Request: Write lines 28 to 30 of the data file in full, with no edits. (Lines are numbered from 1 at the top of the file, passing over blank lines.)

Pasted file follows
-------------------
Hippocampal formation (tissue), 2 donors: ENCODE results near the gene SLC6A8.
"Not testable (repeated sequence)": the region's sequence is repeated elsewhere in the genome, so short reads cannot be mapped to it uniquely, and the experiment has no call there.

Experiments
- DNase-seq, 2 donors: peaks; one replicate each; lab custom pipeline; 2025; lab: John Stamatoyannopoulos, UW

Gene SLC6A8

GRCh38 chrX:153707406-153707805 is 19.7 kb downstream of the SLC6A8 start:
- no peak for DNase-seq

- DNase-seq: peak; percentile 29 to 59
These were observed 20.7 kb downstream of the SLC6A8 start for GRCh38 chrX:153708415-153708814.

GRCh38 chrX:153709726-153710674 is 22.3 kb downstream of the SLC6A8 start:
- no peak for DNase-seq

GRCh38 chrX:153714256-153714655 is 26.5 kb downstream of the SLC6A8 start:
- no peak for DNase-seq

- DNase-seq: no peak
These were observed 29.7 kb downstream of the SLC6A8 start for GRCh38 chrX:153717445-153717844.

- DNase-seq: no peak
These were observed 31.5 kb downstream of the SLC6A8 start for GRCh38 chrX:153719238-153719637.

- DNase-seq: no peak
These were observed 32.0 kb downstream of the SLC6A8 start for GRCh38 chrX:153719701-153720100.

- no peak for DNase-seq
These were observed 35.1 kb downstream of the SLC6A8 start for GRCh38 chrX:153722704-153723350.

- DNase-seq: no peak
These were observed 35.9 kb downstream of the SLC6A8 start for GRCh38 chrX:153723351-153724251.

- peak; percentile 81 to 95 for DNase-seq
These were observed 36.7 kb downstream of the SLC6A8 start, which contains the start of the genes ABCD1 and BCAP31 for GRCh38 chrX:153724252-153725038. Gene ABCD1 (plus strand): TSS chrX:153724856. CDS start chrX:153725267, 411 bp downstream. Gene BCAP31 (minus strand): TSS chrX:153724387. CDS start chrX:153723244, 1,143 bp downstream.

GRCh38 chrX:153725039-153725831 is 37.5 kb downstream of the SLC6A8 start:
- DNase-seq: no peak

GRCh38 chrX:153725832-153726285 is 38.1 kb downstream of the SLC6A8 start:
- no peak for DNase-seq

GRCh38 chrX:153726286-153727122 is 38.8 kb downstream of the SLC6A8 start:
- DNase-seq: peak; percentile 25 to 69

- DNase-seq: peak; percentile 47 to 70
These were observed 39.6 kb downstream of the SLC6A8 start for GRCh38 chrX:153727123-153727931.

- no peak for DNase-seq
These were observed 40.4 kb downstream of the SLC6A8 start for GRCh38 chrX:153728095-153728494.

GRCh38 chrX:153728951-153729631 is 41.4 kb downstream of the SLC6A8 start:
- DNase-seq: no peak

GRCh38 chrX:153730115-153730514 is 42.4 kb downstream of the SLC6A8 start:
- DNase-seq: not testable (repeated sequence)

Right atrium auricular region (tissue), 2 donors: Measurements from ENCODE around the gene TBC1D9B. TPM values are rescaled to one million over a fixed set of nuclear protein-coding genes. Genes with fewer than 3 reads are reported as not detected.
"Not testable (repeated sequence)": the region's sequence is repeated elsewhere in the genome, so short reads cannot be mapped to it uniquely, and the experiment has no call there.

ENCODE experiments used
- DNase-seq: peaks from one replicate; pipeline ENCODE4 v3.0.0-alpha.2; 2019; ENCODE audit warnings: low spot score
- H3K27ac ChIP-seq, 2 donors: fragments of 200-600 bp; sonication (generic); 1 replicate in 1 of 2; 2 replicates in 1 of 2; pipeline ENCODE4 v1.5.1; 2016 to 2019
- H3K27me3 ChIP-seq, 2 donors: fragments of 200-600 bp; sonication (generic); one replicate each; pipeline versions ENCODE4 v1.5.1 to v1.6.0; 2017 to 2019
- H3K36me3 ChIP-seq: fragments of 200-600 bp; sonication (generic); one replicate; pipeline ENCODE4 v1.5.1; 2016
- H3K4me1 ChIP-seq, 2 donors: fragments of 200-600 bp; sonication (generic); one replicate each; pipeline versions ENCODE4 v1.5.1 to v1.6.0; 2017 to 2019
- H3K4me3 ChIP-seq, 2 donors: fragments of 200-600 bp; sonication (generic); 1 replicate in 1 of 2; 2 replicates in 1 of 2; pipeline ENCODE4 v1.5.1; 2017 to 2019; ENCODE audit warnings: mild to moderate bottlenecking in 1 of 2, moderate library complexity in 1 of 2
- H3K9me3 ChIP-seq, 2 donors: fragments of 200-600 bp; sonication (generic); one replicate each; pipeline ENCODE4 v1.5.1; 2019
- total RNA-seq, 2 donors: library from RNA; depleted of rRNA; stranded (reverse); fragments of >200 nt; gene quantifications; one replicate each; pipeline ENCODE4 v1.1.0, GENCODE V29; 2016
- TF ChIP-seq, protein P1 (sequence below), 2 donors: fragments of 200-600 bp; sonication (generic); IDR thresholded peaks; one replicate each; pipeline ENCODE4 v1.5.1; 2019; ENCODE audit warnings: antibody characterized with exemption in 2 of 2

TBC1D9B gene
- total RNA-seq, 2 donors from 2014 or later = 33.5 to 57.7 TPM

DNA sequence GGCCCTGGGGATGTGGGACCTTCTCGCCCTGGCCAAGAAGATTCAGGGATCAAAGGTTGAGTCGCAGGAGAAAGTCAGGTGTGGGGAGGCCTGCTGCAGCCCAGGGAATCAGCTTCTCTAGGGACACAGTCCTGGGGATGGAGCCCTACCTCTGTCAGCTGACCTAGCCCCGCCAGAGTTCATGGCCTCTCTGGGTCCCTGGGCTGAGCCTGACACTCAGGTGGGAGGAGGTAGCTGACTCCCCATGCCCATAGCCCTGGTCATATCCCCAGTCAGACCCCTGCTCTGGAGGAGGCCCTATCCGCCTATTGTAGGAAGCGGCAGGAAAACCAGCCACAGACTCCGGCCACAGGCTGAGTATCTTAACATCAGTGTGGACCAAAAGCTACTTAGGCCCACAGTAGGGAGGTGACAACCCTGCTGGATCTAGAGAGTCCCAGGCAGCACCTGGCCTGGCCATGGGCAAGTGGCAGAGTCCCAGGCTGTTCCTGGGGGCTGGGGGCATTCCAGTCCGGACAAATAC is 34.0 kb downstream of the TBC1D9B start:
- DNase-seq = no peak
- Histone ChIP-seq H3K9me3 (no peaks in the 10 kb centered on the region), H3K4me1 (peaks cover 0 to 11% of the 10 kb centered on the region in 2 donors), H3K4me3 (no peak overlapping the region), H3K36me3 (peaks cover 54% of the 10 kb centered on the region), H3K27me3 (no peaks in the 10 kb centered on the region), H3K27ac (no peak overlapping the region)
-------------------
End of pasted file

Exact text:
GRCh38 chrX:153725832-153726285 is 38.1 kb downstream of the SLC6A8 start:
- no peak for DNase-seq

GRCh38 chrX:153726286-153727122 is 38.8 kb downstream of the SLC6A8 start: